Frustration. Fatigue. Failure. These emotions overwhelmed me as I stumbled toward the finish line of completing my first ministry term in Bangladesh in 1967.

And exactly what did I have to report to our friends and churches—faithful supporters for five seemingly interminable years? I could talk about living without electricity and running water in a small village, or about learning a language for which my lungs produced a torrent of air when only a gentle puff was required.

But what about John 15? The assurance of "much fruit" had prompted this 24-year-old zealot to take his lovely bride of nine months to a remote village where not one convert from Islam had ever existed. Fruit? What fruit? Not one believer. Not even one inquirer to show for my marathon of perseverance.

After years of even more effort, our team of 21 missionaries embarked into the unknown in 1975. As far as we could research, no one was attempting to design and implement a contextualized way to evangelize Muslims.

We were living in a country of tens of millions of Muslims—but only 100 had come to Christ over the past 50 years. Most of these believers were extracted from their community and financially dependent on the small national church, heavily subsidized by foreigners.

The traditional Bangladeshi church was and is an amalgam of Western and Hindi influences. Iswar, a polytheistic word for "God," was the word missionary William Carey chose in the early 1800s while translating the Bible into Bengali. To Hindus, who compose about 10 percent of the Bangladesh population, Iswar is a positive bridge word into the Christian faith. But to Muslims, who compose the other 90 percent, it is abhorrent to think of God in terms of multiplicity and idol worship.

No faithful Muslim would ever enter a mosque wearing shoes. They cleanse their feet, hands, and face prior to worship. Sitting on the floor and prostrating themselves are acts of deep humility before the sovereign God of the universe. Singing and musical instruments are forbidden in mosques. They chant as the preferred mode of giving adoration to the "Great God." The few Muslims who venture into the Bangladeshi church find the Hindu-influenced forms so repugnant that they are rarely able to process the message.

Our team commenced a two-year effort that centered on research, analysis, experimentation, and evaluation. Our goal was to be biblically orthodox and maximally attractive to our Muslim audience. We adopted some forms common to Muslim worship. But we were always cautious about accepting rituals whose form is inextricably linked to a heretical message. For instance, the prayer (salat) postures are filled with verses from the Qur'an. We didn't adopt this. At the same time, we used biblical forms of prayer such as kneeling, raised hands, and prostration.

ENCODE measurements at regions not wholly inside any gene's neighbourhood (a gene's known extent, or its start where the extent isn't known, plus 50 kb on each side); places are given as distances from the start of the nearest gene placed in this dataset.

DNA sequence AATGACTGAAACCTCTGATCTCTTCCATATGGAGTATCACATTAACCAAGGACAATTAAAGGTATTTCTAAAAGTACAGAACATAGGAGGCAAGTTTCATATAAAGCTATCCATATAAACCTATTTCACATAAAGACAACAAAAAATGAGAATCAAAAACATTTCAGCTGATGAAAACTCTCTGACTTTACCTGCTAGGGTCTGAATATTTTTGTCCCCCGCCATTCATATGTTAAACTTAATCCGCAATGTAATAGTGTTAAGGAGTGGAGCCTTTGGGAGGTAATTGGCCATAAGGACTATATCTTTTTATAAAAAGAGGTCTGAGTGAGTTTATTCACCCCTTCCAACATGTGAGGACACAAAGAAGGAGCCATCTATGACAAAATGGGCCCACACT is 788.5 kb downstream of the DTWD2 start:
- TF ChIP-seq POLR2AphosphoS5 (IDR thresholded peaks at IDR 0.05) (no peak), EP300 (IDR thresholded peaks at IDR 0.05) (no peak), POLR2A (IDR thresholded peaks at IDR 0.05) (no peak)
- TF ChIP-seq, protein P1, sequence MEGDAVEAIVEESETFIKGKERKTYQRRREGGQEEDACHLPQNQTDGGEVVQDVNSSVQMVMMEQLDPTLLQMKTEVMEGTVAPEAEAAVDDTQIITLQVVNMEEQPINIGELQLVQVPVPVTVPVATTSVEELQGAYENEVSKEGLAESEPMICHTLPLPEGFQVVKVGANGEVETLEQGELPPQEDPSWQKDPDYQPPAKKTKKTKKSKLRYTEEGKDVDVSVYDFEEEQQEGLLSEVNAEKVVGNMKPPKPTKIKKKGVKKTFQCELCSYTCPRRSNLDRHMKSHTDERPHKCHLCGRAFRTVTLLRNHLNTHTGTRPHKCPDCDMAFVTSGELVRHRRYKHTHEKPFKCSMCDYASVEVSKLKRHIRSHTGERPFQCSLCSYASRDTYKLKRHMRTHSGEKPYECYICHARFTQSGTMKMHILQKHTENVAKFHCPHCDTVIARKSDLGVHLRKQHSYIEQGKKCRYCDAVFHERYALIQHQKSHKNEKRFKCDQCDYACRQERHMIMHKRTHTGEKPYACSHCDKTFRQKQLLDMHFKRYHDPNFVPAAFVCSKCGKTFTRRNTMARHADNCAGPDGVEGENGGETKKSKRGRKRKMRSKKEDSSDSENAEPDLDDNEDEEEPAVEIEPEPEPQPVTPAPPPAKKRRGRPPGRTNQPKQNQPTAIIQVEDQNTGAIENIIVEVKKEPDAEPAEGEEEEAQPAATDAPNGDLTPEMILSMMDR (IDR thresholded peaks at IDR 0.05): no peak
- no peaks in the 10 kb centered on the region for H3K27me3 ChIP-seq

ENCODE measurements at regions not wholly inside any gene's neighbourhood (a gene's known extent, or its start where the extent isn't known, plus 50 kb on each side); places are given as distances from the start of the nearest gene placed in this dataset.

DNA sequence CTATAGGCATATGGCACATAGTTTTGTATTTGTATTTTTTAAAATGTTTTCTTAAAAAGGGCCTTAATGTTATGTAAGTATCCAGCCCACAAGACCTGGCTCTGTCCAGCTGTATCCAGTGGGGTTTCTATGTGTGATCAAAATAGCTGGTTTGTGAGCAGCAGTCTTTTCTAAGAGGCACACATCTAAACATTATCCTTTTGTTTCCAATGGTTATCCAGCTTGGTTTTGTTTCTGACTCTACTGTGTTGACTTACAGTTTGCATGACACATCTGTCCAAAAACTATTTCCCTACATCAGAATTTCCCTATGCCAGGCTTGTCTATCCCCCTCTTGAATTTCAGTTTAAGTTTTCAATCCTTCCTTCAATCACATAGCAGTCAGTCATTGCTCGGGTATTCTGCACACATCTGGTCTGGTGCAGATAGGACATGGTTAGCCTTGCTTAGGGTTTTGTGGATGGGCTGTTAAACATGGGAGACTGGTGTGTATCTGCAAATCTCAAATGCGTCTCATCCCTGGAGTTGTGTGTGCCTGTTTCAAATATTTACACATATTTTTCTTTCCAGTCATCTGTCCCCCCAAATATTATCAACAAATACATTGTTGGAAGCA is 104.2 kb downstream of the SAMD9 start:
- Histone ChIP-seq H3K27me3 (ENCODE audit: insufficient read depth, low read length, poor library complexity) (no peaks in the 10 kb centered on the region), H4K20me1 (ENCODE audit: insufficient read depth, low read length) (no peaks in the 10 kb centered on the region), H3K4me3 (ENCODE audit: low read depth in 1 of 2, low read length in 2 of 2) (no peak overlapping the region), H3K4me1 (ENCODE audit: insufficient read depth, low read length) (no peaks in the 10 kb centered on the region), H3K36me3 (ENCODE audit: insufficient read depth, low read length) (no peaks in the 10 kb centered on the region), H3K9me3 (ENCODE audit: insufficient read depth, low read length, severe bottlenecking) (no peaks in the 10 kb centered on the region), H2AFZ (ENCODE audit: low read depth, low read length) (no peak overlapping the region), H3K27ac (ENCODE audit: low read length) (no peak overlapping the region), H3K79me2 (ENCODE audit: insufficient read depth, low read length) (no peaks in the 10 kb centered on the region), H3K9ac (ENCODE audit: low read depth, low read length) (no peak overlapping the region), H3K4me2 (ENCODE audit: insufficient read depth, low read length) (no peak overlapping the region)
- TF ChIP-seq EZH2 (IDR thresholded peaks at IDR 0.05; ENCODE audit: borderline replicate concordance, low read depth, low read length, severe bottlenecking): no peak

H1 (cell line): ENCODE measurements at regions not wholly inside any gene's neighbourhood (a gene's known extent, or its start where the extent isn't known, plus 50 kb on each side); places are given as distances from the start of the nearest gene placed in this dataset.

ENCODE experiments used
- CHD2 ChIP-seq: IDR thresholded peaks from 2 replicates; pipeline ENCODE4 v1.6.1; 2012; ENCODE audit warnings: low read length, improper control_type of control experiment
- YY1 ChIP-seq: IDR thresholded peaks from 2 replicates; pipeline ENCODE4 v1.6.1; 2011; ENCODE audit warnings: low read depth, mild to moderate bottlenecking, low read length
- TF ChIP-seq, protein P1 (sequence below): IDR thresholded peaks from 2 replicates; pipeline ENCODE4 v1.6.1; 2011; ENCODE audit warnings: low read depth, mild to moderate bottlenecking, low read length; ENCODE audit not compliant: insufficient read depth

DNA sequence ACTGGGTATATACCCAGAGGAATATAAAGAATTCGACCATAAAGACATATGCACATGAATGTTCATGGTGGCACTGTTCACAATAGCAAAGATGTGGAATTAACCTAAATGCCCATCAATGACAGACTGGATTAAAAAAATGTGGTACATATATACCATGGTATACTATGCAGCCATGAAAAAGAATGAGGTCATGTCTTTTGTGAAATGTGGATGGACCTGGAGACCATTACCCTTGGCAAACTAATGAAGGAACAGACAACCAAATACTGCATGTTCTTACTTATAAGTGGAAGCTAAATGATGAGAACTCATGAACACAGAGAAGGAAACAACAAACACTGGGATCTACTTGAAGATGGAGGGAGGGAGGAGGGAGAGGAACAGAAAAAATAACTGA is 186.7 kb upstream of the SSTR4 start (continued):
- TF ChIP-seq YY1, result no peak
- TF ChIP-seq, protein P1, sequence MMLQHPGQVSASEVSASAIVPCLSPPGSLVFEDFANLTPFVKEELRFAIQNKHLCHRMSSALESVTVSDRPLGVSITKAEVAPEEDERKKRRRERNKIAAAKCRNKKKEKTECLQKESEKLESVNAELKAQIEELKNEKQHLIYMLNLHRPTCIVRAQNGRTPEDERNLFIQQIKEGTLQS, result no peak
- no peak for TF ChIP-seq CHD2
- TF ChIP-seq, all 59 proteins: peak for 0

Perhaps the most significant assistance we received was a translation of the Bengali New Testament into Muslim-friendly terminology. Viggo Olsen of Association of Baptists for World Evangelism, along with his wife, Joan, birthed this masterful text, low-cost and packaged in a Muslim-friendly design. Bangladeshis affiliated with Operation Mobilization sold the New Testaments by the thousands throughout the country.

Years later, what about that John 15 fruit? Today, tens of thousands of Muslims in Bangladesh have become followers of Isa. And in our fruitless village of the 1960s, more than 600 have been baptized.

But by the early 1980s, other committed evangelicals felt they should push further into a new evangelism effort: the insider movements. Actually, we have always considered our approach as insider, but we have strived to remain within biblical boundaries. I have significant concerns about these newer attempts in contextualization:

  • There is a tendency to encourage converts to remain in mosques and perform the attendant prayers.
  • New believers are still known as Muslims, and without further identification, such as "Muslim, follower of Jesus."
  • To some, it is still permissible to recite the creed, "There is no God but Allah, and Muhammad is his Messenger."

The latest controversy (one that CT covered extensively in 2011) relates to the Muslim's misunderstanding of the term "Son of God." A number of vernacular translations have translated this phrase to Isa al Masih, which is "Jesus the Messiah," or an equivalent. Not all insiders use each of the above. Contexts vary as do the opinions of missionaries and mission boards. But how much contextualization is too much? Missionaries of good will have different opinions and strategies. Prayerful respect is essential to resolve these issues.

Phil Parshall is a missionary with sim and author of Muslim Evangelism: Contemporary Approaches to Contextualization (IVP). He spent 44 years in ministry to Muslims in Asia.

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